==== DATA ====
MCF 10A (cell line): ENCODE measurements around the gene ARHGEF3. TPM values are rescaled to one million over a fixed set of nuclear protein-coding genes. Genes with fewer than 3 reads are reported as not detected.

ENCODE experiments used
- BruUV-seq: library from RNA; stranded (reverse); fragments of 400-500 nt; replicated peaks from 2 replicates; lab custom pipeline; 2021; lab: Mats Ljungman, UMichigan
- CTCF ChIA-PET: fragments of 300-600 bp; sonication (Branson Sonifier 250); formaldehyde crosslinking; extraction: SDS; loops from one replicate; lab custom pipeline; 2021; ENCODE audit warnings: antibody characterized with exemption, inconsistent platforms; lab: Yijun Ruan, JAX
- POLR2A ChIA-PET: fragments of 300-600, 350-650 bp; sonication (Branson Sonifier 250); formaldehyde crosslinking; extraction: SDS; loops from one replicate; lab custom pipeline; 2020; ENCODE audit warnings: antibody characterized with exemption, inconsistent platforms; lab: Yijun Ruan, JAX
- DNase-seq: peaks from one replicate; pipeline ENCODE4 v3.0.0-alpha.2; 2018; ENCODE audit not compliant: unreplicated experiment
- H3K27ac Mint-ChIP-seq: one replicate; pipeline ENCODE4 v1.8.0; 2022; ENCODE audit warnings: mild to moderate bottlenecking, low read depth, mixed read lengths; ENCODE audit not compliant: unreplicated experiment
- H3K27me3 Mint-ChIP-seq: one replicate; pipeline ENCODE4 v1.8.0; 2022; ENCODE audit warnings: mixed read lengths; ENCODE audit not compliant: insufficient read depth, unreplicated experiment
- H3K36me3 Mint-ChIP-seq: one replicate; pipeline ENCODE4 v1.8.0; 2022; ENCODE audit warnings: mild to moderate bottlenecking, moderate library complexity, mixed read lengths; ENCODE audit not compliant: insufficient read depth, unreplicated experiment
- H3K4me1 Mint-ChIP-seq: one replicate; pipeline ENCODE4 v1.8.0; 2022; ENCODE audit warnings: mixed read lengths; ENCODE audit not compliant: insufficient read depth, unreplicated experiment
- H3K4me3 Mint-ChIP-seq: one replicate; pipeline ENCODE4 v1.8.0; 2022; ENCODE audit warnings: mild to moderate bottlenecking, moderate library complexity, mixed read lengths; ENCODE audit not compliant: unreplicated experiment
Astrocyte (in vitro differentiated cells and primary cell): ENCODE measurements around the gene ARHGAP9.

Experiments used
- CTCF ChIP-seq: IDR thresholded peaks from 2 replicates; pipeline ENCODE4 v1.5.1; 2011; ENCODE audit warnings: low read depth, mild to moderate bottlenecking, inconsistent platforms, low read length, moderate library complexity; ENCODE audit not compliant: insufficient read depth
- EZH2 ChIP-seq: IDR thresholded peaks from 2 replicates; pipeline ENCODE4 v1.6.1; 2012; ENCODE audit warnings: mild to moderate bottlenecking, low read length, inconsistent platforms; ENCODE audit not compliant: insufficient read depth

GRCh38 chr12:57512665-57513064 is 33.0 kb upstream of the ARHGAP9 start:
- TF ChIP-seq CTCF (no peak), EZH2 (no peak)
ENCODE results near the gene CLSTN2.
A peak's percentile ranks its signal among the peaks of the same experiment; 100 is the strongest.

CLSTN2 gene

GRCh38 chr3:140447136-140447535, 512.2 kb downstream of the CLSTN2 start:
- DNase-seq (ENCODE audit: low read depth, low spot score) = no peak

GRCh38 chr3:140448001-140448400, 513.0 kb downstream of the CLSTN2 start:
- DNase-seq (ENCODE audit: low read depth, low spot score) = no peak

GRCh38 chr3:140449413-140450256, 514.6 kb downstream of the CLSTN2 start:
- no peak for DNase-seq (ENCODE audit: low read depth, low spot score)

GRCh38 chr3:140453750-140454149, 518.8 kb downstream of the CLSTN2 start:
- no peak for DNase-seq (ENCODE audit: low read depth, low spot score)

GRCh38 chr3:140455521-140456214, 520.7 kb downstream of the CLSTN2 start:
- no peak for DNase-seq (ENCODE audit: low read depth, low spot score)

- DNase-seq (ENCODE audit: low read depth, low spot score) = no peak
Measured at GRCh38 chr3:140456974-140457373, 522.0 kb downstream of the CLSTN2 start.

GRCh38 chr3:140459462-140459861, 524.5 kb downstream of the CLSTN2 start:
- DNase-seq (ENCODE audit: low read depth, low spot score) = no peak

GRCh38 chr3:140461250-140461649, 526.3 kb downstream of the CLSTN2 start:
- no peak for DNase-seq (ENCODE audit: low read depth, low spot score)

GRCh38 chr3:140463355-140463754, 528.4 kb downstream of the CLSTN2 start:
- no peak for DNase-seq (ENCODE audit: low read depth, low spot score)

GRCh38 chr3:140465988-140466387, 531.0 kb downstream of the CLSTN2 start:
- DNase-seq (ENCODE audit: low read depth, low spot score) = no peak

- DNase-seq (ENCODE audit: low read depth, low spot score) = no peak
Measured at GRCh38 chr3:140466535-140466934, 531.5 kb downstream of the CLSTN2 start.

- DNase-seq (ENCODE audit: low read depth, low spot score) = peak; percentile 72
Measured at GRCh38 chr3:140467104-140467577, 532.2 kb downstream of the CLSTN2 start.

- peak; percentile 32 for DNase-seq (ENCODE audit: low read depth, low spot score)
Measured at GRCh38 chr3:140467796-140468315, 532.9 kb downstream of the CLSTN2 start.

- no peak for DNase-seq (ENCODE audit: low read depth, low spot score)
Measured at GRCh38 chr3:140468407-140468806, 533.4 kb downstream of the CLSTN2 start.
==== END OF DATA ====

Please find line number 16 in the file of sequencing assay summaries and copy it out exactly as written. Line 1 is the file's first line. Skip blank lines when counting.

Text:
GRCh38 chr12:57512665-57513064 is 33.0 kb upstream of the ARHGAP9 start: